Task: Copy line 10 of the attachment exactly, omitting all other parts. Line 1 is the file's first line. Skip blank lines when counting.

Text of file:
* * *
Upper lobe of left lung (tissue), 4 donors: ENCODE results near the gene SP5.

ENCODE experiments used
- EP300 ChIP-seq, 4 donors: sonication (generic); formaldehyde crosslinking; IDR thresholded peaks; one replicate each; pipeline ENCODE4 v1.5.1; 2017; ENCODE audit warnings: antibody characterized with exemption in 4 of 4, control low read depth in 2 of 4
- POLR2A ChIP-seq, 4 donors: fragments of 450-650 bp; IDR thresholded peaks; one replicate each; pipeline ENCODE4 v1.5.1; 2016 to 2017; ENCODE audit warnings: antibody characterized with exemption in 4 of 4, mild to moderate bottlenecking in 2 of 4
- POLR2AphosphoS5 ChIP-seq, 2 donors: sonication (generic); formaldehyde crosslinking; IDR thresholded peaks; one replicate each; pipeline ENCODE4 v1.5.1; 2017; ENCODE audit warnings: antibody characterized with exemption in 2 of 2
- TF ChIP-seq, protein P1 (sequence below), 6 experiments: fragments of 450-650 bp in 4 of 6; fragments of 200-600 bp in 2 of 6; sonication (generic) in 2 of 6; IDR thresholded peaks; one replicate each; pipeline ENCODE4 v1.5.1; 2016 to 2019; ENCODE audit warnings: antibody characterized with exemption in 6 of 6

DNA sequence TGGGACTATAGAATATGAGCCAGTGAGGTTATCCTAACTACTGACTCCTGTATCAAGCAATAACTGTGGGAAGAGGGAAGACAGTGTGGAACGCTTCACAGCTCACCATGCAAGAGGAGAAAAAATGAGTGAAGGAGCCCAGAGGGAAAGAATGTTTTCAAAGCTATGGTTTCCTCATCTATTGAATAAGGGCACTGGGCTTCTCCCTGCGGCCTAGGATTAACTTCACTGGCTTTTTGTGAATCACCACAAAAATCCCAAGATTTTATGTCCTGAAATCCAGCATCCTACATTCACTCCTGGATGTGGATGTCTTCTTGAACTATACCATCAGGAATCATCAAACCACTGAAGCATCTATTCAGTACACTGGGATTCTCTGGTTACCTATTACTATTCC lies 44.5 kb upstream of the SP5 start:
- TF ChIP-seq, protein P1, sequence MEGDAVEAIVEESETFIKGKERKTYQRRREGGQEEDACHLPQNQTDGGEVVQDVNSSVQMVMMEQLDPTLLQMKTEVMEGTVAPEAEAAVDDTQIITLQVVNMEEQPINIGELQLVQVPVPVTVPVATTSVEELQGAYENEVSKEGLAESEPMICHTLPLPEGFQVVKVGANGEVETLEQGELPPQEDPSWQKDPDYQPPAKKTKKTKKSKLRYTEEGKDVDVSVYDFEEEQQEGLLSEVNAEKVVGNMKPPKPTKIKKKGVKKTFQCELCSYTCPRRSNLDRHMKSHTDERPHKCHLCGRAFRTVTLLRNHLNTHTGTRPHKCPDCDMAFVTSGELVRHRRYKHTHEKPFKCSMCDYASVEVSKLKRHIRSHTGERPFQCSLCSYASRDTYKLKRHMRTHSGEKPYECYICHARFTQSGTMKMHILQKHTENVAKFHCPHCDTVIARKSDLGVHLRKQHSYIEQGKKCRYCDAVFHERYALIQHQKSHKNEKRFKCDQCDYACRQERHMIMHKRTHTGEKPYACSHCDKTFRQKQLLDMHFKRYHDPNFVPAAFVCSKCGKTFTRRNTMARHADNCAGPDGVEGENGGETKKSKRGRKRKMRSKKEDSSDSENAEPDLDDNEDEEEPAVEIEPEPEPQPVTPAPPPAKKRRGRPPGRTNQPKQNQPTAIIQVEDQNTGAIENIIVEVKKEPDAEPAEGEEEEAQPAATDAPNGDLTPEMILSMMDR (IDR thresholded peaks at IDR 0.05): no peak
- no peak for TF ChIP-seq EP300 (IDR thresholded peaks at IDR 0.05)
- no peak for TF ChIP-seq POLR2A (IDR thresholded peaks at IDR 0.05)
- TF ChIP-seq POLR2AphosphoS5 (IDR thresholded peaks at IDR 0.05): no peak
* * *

- no peak for TF ChIP-seq POLR2A (IDR thresholded peaks at IDR 0.05)